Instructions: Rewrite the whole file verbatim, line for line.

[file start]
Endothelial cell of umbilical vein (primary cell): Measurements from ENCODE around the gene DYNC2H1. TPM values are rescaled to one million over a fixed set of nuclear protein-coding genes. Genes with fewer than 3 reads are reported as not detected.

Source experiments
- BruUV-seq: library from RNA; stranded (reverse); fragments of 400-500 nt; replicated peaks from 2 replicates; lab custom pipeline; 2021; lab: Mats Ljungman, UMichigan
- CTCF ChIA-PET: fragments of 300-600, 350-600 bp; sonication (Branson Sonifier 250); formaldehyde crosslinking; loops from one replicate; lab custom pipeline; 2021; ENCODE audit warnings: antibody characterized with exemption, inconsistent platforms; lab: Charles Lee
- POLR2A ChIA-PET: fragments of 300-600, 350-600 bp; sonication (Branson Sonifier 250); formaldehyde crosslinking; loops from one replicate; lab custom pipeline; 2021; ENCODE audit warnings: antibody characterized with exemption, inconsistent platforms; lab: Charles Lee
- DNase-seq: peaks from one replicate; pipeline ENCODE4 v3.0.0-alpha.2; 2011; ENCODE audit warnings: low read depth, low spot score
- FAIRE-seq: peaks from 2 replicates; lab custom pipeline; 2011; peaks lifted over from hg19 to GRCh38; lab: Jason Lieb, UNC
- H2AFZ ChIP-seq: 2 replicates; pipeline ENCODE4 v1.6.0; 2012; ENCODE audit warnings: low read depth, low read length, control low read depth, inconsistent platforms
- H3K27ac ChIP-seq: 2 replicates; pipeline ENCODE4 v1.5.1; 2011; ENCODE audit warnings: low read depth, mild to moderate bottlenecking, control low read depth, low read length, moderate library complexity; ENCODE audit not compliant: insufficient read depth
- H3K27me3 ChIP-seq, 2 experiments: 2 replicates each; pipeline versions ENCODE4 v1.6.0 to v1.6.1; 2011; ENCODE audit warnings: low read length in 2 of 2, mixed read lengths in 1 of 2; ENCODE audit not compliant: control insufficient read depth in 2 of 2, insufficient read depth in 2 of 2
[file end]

Endothelial cell of umbilical vein (primary cell): Measurements from ENCODE around the gene DYNC2H1. TPM values are rescaled to one million over a fixed set of nuclear protein-coding genes. Genes with fewer than 3 reads are reported as not detected.

Source experiments
- BruUV-seq: library from RNA; stranded (reverse); fragments of 400-500 nt; replicated peaks from 2 replicates; lab custom pipeline; 2021; lab: Mats Ljungman, UMichigan
- CTCF ChIA-PET: fragments of 300-600, 350-600 bp; sonication (Branson Sonifier 250); formaldehyde crosslinking; loops from one replicate; lab custom pipeline; 2021; ENCODE audit warnings: antibody characterized with exemption, inconsistent platforms; lab: Charles Lee
- POLR2A ChIA-PET: fragments of 300-600, 350-600 bp; sonication (Branson Sonifier 250); formaldehyde crosslinking; loops from one replicate; lab custom pipeline; 2021; ENCODE audit warnings: antibody characterized with exemption, inconsistent platforms; lab: Charles Lee
- DNase-seq: peaks from one replicate; pipeline ENCODE4 v3.0.0-alpha.2; 2011; ENCODE audit warnings: low read depth, low spot score
- FAIRE-seq: peaks from 2 replicates; lab custom pipeline; 2011; peaks lifted over from hg19 to GRCh38; lab: Jason Lieb, UNC
- H2AFZ ChIP-seq: 2 replicates; pipeline ENCODE4 v1.6.0; 2012; ENCODE audit warnings: low read depth, low read length, control low read depth, inconsistent platforms
- H3K27ac ChIP-seq: 2 replicates; pipeline ENCODE4 v1.5.1; 2011; ENCODE audit warnings: low read depth, mild to moderate bottlenecking, control low read depth, low read length, moderate library complexity; ENCODE audit not compliant: insufficient read depth
- H3K27me3 ChIP-seq, 2 experiments: 2 replicates each; pipeline versions ENCODE4 v1.6.0 to v1.6.1; 2011; ENCODE audit warnings: low read length in 2 of 2, mixed read lengths in 1 of 2; ENCODE audit not compliant: control insufficient read depth in 2 of 2, insufficient read depth in 2 of 2